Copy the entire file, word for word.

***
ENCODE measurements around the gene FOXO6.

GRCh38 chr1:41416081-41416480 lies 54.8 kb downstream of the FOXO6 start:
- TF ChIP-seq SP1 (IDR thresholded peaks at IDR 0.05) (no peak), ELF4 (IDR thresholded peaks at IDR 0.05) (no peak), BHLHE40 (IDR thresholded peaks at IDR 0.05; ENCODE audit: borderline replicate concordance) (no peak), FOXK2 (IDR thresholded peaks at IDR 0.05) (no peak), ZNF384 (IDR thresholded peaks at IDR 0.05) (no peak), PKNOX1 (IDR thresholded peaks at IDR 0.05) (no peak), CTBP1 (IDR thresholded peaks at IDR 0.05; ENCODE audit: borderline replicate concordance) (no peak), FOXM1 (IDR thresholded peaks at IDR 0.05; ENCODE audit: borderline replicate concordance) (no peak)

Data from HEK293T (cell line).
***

ENCODE measurements around the gene FOXO6.

GRCh38 chr1:41416081-41416480 lies 54.8 kb downstream of the FOXO6 start:
- TF ChIP-seq SP1 (IDR thresholded peaks at IDR 0.05) (no peak), ELF4 (IDR thresholded peaks at IDR 0.05) (no peak), BHLHE40 (IDR thresholded peaks at IDR 0.05; ENCODE audit: borderline replicate concordance) (no peak), FOXK2 (IDR thresholded peaks at IDR 0.05) (no peak), ZNF384 (IDR thresholded peaks at IDR 0.05) (no peak), PKNOX1 (IDR thresholded peaks at IDR 0.05) (no peak), CTBP1 (IDR thresholded peaks at IDR 0.05; ENCODE audit: borderline replicate concordance) (no peak), FOXM1 (IDR thresholded peaks at IDR 0.05; ENCODE audit: borderline replicate concordance) (no peak)

Data from HEK293T (cell line).